• Secondary Assimilation- when different groups
    become integrated in public areas and in social
    institutions, such as neighborhoods, schools, the
    workplace and in government

Patterns of Racial and Ethnic Group Interaction
  • Primary Assimilation- occurs when members of
    different groups are integrated in personal,
    intimate associations, as with friends, family,
    and spouses

Patterns of Racial and Ethnic Group Interaction
  • Amalgamation (Marital Assimilation)- when
    different ethnic or racial groups become married
    or pair-bonded and produce children
  • Interracial marriages are more common today than
    in previous generations, although less than 5 of
    U.S. married couples in 2007 were interracial

Racial Diversity in United States
  • 1790 U.S. Census population into four groups-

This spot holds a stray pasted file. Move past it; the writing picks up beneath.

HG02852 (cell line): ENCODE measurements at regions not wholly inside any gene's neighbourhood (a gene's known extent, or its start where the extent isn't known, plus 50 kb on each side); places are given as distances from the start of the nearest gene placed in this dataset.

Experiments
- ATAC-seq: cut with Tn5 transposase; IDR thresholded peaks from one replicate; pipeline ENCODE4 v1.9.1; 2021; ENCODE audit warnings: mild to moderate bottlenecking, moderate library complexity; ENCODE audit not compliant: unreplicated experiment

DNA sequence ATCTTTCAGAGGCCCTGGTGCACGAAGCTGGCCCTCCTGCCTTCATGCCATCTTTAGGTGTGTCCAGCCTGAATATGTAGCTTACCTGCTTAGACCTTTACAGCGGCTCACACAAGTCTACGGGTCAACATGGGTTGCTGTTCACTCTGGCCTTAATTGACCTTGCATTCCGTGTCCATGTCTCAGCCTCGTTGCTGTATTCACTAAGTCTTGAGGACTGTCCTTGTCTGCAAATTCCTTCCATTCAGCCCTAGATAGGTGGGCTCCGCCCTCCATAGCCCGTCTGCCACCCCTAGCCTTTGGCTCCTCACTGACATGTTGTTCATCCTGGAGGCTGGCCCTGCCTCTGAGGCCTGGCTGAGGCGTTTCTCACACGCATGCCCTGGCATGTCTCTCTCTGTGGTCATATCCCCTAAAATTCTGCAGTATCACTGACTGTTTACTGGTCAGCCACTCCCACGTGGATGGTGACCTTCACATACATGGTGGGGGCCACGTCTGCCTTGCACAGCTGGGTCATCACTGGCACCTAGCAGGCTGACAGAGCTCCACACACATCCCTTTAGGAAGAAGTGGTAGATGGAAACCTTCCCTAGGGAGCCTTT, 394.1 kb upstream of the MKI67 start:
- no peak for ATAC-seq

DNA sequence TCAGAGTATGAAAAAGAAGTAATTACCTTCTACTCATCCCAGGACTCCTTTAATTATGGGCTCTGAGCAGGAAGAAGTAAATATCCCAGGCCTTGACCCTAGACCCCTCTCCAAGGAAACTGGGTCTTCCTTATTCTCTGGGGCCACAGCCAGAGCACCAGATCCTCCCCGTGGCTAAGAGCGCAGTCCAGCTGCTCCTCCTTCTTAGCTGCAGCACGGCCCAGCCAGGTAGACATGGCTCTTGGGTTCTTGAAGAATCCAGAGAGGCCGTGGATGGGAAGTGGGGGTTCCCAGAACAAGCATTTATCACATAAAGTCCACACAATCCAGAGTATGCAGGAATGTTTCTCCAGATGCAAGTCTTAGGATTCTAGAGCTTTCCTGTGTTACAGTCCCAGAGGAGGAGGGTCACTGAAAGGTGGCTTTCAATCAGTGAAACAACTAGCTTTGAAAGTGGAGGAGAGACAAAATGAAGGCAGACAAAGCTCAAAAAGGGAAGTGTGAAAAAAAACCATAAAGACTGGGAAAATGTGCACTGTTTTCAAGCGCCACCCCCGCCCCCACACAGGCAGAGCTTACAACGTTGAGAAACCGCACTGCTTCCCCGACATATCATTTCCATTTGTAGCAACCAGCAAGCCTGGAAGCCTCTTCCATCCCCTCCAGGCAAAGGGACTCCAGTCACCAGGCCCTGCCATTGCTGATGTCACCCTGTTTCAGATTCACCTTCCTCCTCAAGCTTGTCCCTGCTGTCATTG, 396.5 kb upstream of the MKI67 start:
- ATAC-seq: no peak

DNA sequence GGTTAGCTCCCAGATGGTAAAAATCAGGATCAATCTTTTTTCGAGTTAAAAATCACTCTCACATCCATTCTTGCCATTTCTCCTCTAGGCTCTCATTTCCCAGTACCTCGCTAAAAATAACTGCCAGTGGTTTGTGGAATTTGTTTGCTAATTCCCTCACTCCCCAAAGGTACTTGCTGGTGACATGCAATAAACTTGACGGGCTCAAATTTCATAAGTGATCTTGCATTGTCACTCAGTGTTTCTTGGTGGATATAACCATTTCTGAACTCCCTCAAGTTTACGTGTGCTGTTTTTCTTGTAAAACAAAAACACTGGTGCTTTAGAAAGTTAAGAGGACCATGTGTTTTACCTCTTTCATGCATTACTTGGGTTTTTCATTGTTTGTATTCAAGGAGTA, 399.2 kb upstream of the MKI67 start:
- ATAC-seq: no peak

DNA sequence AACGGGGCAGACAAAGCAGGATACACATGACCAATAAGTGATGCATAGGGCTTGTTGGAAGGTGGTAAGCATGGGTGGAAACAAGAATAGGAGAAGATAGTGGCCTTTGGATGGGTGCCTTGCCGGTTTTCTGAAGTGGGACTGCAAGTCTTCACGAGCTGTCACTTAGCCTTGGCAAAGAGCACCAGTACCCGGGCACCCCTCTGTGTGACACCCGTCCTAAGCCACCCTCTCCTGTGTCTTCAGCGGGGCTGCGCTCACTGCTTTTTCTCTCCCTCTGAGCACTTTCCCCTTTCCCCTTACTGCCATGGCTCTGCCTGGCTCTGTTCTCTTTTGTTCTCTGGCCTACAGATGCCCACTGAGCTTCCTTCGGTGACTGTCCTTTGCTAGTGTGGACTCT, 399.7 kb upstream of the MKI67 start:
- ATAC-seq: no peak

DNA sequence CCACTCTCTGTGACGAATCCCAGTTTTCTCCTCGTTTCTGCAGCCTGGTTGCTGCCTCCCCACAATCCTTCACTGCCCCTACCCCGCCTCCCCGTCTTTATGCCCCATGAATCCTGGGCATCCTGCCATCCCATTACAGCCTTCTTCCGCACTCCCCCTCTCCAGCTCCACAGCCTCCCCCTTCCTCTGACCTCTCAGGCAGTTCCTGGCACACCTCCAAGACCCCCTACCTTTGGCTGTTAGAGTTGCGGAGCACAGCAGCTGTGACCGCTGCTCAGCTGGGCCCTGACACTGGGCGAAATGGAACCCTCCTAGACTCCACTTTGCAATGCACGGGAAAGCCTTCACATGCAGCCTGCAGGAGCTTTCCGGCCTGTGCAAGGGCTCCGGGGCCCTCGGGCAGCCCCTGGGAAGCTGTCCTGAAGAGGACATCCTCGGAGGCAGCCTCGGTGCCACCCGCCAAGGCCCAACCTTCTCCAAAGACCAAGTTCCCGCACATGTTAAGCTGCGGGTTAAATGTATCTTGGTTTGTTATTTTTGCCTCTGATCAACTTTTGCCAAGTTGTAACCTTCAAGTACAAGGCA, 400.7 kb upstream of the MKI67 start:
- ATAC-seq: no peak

1. free white males, 2. free white females, 3.
    slaves, and 4. other persons (including free
    blacks and Indians)
  • 1990 U.S. Census- population into five
    groups-1. white 2. black or African American 3.
    American Indian or Alaska Native (Aleut or Eskimo
    ) 4. Asian and 5. Native Hawaiian or Pacific

Racial Diversity in United States
  • Mixed-Race Identity- About 4.5 of U.S.
    male-female married couples and 10 of unmarried
    couples are interracial
  • New Census option for identifying as mixed race
    to avoid putting children of mixed-race parents
    in difficult position of choosing the race of one
    parent over the other when filling out data on
    school forms and other forms

Ethnic Diversity in United States
  • Ethnicity- a shared cultural heritage or
  • Distinguished on the basis of language, forms of
    family structures and roles of family members,
    religious beliefs and practices, dietary customs,
    forms of artistic expression such as music and
    dance, and national origin

Ethnic Diversity in United States
  • The largest ethnic population in the United
    States is of Hispanic origin
  • More than one in eight (13.3) people in the U.S.
    are Hispanic or Latino and two-thirds (66.9) of
    all U.S. Hispanics or Latinos are of Mexican

Immigrants in United States History
  • 1917 The Immigration Act- required all